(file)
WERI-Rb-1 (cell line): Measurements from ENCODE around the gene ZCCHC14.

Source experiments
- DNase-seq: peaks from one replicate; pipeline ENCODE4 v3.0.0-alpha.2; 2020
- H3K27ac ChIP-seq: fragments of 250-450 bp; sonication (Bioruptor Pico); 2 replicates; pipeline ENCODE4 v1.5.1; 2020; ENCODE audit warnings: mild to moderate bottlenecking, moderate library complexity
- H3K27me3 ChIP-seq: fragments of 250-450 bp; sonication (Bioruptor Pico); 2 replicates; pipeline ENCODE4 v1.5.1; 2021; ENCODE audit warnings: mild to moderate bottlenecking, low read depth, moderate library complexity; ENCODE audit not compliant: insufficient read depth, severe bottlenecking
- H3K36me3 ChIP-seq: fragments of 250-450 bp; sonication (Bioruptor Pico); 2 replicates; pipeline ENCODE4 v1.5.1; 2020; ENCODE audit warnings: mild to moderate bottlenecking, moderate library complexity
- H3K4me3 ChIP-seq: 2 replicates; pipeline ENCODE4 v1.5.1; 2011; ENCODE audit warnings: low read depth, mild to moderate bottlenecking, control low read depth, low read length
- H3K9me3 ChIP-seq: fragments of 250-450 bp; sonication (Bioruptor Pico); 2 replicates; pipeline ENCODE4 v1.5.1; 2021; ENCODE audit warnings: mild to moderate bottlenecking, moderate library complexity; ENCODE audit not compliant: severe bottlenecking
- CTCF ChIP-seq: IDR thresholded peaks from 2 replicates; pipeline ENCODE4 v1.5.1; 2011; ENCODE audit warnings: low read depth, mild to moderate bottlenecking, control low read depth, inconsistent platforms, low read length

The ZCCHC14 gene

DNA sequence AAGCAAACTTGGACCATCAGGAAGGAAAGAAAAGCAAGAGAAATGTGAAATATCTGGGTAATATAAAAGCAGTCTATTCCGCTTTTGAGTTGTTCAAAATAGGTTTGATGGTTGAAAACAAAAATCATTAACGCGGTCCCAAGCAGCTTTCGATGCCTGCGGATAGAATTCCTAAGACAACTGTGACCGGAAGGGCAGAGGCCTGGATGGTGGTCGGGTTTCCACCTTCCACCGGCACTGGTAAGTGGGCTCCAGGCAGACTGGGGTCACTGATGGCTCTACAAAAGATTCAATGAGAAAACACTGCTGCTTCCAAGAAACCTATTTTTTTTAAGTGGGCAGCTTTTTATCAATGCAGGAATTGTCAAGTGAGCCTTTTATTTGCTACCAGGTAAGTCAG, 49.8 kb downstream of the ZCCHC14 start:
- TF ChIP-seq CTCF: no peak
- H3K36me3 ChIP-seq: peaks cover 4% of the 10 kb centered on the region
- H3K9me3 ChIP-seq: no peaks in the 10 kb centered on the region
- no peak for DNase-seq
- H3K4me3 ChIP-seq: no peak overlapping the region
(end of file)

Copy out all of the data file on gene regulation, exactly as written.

WERI-Rb-1 (cell line): Measurements from ENCODE around the gene ZCCHC14.

Source experiments
- DNase-seq: peaks from one replicate; pipeline ENCODE4 v3.0.0-alpha.2; 2020
- H3K27ac ChIP-seq: fragments of 250-450 bp; sonication (Bioruptor Pico); 2 replicates; pipeline ENCODE4 v1.5.1; 2020; ENCODE audit warnings: mild to moderate bottlenecking, moderate library complexity
- H3K27me3 ChIP-seq: fragments of 250-450 bp; sonication (Bioruptor Pico); 2 replicates; pipeline ENCODE4 v1.5.1; 2021; ENCODE audit warnings: mild to moderate bottlenecking, low read depth, moderate library complexity; ENCODE audit not compliant: insufficient read depth, severe bottlenecking
- H3K36me3 ChIP-seq: fragments of 250-450 bp; sonication (Bioruptor Pico); 2 replicates; pipeline ENCODE4 v1.5.1; 2020; ENCODE audit warnings: mild to moderate bottlenecking, moderate library complexity
- H3K4me3 ChIP-seq: 2 replicates; pipeline ENCODE4 v1.5.1; 2011; ENCODE audit warnings: low read depth, mild to moderate bottlenecking, control low read depth, low read length
- H3K9me3 ChIP-seq: fragments of 250-450 bp; sonication (Bioruptor Pico); 2 replicates; pipeline ENCODE4 v1.5.1; 2021; ENCODE audit warnings: mild to moderate bottlenecking, moderate library complexity; ENCODE audit not compliant: severe bottlenecking
- CTCF ChIP-seq: IDR thresholded peaks from 2 replicates; pipeline ENCODE4 v1.5.1; 2011; ENCODE audit warnings: low read depth, mild to moderate bottlenecking, control low read depth, inconsistent platforms, low read length

The ZCCHC14 gene

DNA sequence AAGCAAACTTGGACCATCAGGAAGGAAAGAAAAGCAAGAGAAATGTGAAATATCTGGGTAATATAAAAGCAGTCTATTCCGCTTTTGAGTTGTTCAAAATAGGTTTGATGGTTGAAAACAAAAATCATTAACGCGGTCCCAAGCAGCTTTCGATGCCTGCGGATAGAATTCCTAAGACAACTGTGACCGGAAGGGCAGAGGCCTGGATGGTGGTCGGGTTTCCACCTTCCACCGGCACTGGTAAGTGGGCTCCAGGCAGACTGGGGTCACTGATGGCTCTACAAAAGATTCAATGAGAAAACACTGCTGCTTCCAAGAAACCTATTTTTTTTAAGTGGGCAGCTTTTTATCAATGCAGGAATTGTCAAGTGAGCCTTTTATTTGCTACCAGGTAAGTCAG, 49.8 kb downstream of the ZCCHC14 start:
- TF ChIP-seq CTCF: no peak
- H3K36me3 ChIP-seq: peaks cover 4% of the 10 kb centered on the region
- H3K9me3 ChIP-seq: no peaks in the 10 kb centered on the region
- no peak for DNase-seq
- H3K4me3 ChIP-seq: no peak overlapping the region